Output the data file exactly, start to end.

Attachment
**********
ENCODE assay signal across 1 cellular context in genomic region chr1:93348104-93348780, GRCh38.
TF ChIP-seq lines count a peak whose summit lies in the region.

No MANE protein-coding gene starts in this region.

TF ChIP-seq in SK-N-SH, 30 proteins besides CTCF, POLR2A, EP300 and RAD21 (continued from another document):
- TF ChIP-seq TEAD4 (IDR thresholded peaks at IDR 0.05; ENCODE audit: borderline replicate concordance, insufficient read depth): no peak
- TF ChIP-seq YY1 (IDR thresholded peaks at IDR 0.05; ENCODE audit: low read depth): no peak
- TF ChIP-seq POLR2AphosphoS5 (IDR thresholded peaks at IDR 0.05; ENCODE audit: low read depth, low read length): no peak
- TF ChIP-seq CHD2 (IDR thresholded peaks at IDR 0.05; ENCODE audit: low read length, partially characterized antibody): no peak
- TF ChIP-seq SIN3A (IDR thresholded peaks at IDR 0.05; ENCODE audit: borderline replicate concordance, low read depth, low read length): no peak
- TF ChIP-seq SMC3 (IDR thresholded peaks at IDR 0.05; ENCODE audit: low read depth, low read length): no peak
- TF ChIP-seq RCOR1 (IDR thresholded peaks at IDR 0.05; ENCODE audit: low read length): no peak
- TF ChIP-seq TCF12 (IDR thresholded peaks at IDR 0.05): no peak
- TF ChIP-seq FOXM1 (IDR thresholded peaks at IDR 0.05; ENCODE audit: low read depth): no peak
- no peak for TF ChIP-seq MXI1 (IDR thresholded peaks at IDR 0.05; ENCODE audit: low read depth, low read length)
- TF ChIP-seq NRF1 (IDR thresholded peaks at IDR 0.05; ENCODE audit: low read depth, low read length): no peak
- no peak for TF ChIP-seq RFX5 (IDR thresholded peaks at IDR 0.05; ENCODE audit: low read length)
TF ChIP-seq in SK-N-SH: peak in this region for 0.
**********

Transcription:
ENCODE assay signal across 1 cellular context in genomic region chr1:93348104-93348780, GRCh38.
TF ChIP-seq lines count a peak whose summit lies in the region.

No MANE protein-coding gene starts in this region.

TF ChIP-seq in SK-N-SH, 30 proteins besides CTCF, POLR2A, EP300 and RAD21 (continued from another document):
- TF ChIP-seq TEAD4 (IDR thresholded peaks at IDR 0.05; ENCODE audit: borderline replicate concordance, insufficient read depth): no peak
- TF ChIP-seq YY1 (IDR thresholded peaks at IDR 0.05; ENCODE audit: low read depth): no peak
- TF ChIP-seq POLR2AphosphoS5 (IDR thresholded peaks at IDR 0.05; ENCODE audit: low read depth, low read length): no peak
- TF ChIP-seq CHD2 (IDR thresholded peaks at IDR 0.05; ENCODE audit: low read length, partially characterized antibody): no peak
- TF ChIP-seq SIN3A (IDR thresholded peaks at IDR 0.05; ENCODE audit: borderline replicate concordance, low read depth, low read length): no peak
- TF ChIP-seq SMC3 (IDR thresholded peaks at IDR 0.05; ENCODE audit: low read depth, low read length): no peak
- TF ChIP-seq RCOR1 (IDR thresholded peaks at IDR 0.05; ENCODE audit: low read length): no peak
- TF ChIP-seq TCF12 (IDR thresholded peaks at IDR 0.05): no peak
- TF ChIP-seq FOXM1 (IDR thresholded peaks at IDR 0.05; ENCODE audit: low read depth): no peak
- no peak for TF ChIP-seq MXI1 (IDR thresholded peaks at IDR 0.05; ENCODE audit: low read depth, low read length)
- TF ChIP-seq NRF1 (IDR thresholded peaks at IDR 0.05; ENCODE audit: low read depth, low read length): no peak
- no peak for TF ChIP-seq RFX5 (IDR thresholded peaks at IDR 0.05; ENCODE audit: low read length)
TF ChIP-seq in SK-N-SH: peak in this region for 0.